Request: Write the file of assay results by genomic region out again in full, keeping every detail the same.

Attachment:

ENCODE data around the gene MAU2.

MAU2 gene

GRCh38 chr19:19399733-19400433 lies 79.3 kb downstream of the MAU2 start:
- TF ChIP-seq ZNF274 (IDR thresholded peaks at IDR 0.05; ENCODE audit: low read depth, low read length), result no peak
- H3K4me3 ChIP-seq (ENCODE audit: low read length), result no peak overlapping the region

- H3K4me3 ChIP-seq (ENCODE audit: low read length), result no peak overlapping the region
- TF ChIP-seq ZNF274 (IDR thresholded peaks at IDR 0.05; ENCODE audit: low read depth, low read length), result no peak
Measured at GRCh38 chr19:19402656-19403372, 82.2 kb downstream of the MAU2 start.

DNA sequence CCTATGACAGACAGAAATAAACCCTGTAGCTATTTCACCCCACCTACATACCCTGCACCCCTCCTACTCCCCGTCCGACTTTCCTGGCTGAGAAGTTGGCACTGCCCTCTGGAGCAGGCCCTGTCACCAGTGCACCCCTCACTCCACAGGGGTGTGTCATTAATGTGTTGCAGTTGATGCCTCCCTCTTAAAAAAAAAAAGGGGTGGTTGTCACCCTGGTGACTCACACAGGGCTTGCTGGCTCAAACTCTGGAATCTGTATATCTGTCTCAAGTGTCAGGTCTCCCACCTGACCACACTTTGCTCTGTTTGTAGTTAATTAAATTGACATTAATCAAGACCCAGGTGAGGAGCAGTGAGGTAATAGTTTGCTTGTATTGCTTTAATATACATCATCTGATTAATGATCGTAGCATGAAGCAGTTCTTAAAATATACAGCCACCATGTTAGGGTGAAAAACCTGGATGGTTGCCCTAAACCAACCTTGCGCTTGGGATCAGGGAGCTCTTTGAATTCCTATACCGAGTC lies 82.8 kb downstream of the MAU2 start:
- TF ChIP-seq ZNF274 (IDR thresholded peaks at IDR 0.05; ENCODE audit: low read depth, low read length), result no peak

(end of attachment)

ENCODE data around the gene MAU2.

MAU2 gene

GRCh38 chr19:19399733-19400433 lies 79.3 kb downstream of the MAU2 start:
- TF ChIP-seq ZNF274 (IDR thresholded peaks at IDR 0.05; ENCODE audit: low read depth, low read length), result no peak
- H3K4me3 ChIP-seq (ENCODE audit: low read length), result no peak overlapping the region

- H3K4me3 ChIP-seq (ENCODE audit: low read length), result no peak overlapping the region
- TF ChIP-seq ZNF274 (IDR thresholded peaks at IDR 0.05; ENCODE audit: low read depth, low read length), result no peak
Measured at GRCh38 chr19:19402656-19403372, 82.2 kb downstream of the MAU2 start.

DNA sequence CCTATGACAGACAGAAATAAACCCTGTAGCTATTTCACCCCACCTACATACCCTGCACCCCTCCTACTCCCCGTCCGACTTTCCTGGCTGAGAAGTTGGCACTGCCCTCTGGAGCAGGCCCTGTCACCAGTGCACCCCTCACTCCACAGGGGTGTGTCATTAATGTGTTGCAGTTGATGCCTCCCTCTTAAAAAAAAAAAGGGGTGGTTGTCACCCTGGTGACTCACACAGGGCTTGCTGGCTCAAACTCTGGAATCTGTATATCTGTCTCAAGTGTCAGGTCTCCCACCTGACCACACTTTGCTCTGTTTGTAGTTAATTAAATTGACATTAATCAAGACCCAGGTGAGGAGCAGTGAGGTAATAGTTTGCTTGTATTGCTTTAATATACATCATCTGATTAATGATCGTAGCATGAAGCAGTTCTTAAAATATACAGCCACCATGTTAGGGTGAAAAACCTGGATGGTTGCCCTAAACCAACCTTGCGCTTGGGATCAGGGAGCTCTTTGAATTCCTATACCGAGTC lies 82.8 kb downstream of the MAU2 start:
- TF ChIP-seq ZNF274 (IDR thresholded peaks at IDR 0.05; ENCODE audit: low read depth, low read length), result no peak